George Sutherland of Port Charlotte, Fla. was in the vanguard of Gen. George Patton’s 3rd Army atop his light tank fighting his way into Germany during the closing months of World War II.
A staff sergeant in command of a reconnaissance platoon of five tanks, he spearheaded the 10th Armored Division’s lightening advance into the Third Reich. An official Army statement on a piece of yellowed paper pasted in a crumbling scrapbook doesn’t really tell his story:
“COMMENDATION: 3 DECEMBER 1944, Officers, Enlisted men,10th Armored Division
“Tigers of the 10th, your accomplishments against the enemy have earned high praise from the Corps and Army Commanders. During the first three weeks of fighting you have liberated 100 square miles of France and occupied 50 square miles of German territory. Many of your hometown papers have already announced the Tigers as the first of General Patton’s divisions to enter Germany. You have seized 64 towns, capture over 2,000 prisoners of war, repulsed 11 counter attacks. Enemy personnel and material you have destroyed in substantial quantities. All has been at a minimum cost to yourselves in lives lost and vehicles destroyed. I take this opportunity to commend each officer and enlisted man of this great fighting division for an outstanding performance in our first test before the enemy.
“W.H.H. Morris, Jr.,
“Major General US Army
“Commanding, 10 Armored Division.”
The shooting war for Sutherland and the 10th Armored began with the capture of Metz, a fortified city along the Moselle River in France. For 1,000 years or more, the stone ramparts of the medieval city repelled waves of invaders throughout history.
When Sutherland and his tank crew arrived outside the gates of Metz, the Germans, who captured the city months earlier, were waiting for them.
“Before my tanks crossed a pontoon bridge fighting their way into the city, we saw the bodies of dead American soldiers stacked up like cord wood along the side of the road,” the 87-year-old local man said. “This was a pretty poor initiation for us into combat seeing all those dead bodies.”
After capturing Metz, Sutherland and his platoon moved farther northeast toward the German border. While still in France he and his tank platoon got in a shootout with a German unit hidden in a woods.
“I spread my tanks out in a line and advanced toward the woods firing our 75-millimeter guns and our .30-caliber machine guns,” he said. The Germans fired back with small arms. It was like the Fourth of July, everyone firing at everyone.
“There was so much enemy fire coming at us, I pulled my tanks back behind a hill for protection and only their turrets showed. Back behind me I saw a Jeep pull up, but I didn’t pay it any attention with all the firing going on around me.
“Gen. (George) Patton got out of the Jeep wearing his ivory-handled revolvers. He walked up to me and said, ‘Who’s in charge of these pea shooters?’
“‘I am, sir,” I said.
“‘Well, get ’em out of here and I’ll bring in some good stuff,’ the general ordered. He brought in his tank destroyers with their 90-millimeter guns to fire at the Germans in the forest.
“‘Thank you, sir,” I said. I was more than willing to pull my tanks off the line and have Gen. Patton take care of the problem.”
In mid-December 1944 as the 10th Armored started into Germany, it got word to return immediately to Belgium and the Ardennes Forest. What would become known as “The Battle of the Bulge” was just getting under way. Divisions of Germans, armed with the best equipment available, had broken through Allied lines.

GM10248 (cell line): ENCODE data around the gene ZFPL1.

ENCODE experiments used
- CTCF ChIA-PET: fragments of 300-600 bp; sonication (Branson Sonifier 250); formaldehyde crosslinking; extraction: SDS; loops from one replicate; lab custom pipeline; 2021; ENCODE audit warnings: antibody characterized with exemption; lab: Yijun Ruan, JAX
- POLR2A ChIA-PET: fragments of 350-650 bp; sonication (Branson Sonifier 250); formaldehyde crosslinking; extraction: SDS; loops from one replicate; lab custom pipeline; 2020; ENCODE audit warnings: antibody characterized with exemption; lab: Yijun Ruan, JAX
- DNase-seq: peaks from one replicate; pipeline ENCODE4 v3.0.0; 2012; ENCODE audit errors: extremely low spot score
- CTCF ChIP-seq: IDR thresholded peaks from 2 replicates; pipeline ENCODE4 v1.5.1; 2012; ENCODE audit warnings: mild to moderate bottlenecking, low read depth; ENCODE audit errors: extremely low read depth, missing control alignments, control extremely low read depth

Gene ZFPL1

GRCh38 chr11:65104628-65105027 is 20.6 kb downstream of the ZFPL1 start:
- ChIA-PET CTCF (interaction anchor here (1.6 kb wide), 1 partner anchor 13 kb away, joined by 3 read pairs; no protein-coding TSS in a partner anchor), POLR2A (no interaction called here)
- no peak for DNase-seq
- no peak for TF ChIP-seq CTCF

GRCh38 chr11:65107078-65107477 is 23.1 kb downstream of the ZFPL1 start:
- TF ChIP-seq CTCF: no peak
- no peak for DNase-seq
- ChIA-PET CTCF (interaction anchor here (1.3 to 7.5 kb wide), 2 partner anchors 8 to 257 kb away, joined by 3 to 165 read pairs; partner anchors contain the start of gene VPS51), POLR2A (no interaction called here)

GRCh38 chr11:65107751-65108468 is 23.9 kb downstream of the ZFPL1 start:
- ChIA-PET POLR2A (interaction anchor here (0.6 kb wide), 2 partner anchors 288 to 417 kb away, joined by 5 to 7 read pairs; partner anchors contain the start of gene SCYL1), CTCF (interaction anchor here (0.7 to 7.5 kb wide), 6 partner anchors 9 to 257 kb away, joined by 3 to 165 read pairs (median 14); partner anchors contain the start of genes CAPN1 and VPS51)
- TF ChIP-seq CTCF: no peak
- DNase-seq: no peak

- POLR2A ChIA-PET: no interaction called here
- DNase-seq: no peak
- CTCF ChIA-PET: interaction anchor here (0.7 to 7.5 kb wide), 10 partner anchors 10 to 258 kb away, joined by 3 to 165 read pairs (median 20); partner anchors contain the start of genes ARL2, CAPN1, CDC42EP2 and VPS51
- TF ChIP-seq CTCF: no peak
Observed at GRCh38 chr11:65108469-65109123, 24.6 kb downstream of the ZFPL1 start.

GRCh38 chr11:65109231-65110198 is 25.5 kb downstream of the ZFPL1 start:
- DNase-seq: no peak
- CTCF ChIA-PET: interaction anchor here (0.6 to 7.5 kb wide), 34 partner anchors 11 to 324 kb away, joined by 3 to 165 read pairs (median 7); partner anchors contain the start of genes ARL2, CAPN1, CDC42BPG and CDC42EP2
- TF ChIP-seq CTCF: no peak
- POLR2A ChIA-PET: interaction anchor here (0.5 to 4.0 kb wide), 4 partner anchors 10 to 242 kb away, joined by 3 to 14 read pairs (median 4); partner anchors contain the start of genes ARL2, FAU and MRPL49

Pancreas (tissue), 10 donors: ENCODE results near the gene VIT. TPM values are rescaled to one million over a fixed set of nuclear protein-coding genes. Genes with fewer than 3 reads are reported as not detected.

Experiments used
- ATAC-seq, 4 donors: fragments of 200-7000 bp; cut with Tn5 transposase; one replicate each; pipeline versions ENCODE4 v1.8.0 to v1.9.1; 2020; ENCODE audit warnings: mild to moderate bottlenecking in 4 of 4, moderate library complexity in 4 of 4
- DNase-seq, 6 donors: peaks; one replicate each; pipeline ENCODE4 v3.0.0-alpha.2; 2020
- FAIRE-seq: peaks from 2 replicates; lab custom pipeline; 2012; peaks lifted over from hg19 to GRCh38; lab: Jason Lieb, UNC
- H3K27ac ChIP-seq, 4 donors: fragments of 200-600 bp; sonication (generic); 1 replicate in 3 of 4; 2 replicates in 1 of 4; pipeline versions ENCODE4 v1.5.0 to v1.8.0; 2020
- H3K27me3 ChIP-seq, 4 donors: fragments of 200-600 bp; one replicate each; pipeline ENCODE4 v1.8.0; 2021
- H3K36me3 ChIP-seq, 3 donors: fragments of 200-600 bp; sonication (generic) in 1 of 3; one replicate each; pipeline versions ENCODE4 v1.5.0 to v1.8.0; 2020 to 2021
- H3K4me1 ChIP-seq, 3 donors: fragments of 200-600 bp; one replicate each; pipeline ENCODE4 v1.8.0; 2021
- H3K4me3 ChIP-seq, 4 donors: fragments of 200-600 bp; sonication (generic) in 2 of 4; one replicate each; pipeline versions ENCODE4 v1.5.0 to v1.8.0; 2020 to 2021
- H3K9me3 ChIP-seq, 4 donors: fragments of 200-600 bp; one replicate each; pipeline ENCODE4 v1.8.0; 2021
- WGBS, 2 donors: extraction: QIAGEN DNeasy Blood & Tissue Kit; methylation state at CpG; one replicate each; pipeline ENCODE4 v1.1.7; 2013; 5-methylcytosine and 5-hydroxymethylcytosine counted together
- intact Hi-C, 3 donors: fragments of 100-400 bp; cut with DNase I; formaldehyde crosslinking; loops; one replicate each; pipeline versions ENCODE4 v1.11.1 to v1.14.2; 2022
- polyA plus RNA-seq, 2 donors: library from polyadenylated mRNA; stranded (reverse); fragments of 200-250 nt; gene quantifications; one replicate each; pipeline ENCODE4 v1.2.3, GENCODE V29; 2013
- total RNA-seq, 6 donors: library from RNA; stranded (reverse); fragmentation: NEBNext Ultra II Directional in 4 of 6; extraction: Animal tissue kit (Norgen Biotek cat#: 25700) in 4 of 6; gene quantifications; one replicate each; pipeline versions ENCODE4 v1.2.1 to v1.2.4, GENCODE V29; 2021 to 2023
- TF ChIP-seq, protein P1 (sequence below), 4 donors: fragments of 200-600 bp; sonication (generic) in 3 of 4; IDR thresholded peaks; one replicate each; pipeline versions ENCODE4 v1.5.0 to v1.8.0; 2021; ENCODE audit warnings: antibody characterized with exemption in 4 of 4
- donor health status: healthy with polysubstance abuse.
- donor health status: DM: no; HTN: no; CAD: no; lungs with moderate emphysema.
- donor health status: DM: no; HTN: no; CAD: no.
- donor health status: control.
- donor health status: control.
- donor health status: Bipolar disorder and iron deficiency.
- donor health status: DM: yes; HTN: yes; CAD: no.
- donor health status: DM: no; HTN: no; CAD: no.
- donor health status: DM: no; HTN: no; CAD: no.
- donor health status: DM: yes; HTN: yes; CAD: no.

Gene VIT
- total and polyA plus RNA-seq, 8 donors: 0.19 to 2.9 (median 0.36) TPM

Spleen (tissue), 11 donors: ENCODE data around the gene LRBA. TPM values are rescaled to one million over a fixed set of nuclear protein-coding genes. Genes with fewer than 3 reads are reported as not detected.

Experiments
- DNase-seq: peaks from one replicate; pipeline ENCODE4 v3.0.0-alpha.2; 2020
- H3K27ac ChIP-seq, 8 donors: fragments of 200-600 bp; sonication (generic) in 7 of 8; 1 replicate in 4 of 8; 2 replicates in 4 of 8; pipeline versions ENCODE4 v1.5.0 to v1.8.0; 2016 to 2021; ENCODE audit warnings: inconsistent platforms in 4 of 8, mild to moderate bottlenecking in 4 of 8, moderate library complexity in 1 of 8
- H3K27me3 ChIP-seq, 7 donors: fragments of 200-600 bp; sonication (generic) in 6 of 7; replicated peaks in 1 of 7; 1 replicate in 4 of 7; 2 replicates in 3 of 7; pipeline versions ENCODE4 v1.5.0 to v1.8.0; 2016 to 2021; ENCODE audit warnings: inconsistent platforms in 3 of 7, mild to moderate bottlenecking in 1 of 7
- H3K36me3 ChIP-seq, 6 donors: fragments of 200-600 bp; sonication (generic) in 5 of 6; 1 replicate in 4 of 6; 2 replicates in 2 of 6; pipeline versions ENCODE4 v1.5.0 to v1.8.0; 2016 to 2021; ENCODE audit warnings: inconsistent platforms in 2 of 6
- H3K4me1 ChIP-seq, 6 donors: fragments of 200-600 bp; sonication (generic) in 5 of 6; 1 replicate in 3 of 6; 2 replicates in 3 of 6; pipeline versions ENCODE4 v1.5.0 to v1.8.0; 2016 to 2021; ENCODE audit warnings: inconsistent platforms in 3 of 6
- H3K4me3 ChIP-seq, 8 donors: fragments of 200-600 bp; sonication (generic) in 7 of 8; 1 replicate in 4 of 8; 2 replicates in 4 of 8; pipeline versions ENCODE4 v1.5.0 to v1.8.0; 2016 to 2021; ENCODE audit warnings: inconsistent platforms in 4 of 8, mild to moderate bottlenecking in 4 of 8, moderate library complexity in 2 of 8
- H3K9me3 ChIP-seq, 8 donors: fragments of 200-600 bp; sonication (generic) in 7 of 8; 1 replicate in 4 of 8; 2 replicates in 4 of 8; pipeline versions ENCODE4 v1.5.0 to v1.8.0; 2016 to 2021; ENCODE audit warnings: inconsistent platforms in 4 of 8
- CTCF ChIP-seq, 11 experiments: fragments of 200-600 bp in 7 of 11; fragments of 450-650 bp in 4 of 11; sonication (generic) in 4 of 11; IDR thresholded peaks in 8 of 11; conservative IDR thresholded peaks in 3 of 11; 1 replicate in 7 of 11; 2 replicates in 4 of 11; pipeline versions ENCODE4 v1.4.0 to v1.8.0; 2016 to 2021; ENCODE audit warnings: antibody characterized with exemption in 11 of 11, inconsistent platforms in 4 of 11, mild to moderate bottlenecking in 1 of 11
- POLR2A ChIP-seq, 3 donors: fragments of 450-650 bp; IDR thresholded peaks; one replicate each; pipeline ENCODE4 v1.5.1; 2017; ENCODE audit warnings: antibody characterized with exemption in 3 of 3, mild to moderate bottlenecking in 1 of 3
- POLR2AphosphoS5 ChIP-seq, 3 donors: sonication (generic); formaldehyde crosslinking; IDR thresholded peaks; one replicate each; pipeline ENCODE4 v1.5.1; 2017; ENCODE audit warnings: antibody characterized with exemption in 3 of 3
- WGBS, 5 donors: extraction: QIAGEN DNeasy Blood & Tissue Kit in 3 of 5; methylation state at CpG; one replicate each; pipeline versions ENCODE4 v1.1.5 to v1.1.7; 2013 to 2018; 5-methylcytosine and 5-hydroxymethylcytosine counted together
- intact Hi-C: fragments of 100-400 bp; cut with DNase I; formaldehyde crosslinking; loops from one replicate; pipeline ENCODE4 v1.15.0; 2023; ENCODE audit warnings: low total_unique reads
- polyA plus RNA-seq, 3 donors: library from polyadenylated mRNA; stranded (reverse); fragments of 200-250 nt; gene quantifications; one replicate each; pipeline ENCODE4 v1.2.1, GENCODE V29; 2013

“My tank platoon and I started out for ‘The Battle of the Bulge.’ We drove all night and when we arrived in Belgium we were diverted to Luxembourg. My platoon was sent to help guard SHAEF (Supreme Headquarters Allied Expeditionary Force) at Luxembourg,” he said.
“This is where Gen. Dwight Eisenhower and all the British generals were,” he said. “Anyone going to SHAEF we stopped and interrogated. We asked them ordinary American questions like, ‘How many homers did Babe Ruth hit?'”
On the way to Heidelberg driving along the Autobahn in their tanks, Sutherland and his men saw dozens of enemy fighters hidden in the forest along the edges of the country’s main highway. The Germans apparently planned to use the planes in an 11th-hour stand that never materialized.
“I was in command of the first American tank that entered Heidelberg. Besides being a university town the city had a nearby slave labor camp filled with Polish and Czechoslovakian prisoners.
“Outside the camp were some dead horses lying in the street. When the prisoners were liberated from the camp, they cut up the dead horses and ate the meat raw as they stood in the street,” Sutherland said.
Just before the war ended, the sergeant and his tank platoon were in the Bavarian mountains.
“I received a call to take my unit and head for ‘The Eagle’s Nest,’ Hitler’s mountain retreat,” Sutherland said. “All I could think of was, ‘With the war almost over, what a time to get killed.’
“We didn’t get very far and I got a message, ‘Return to base. Hitler has killed himself.’
“I was very relieved about that I can tell you,” he said.
A few weeks later Sutherland was aboard the “Gen. Breckenridge,” a troop transport, on his way home.
“When we arrived in Norfolk, Va., there was only a Salvation Army band to meet us at dockside. I was shipped to Fort Devon, Mass., where I was discharged,” he said.
“I called my wife, Lorraine, and took a subway into Boston where I met her and my father,” Sutherland said. “The war was over for me and we went home to Fall River, Mass., near New Bedford.”
This story was first published in the Charlotte Sun newspaper, Port Charlotte, Fla. on Tuesday, Oct. 31, 2006 and is republished with permission.
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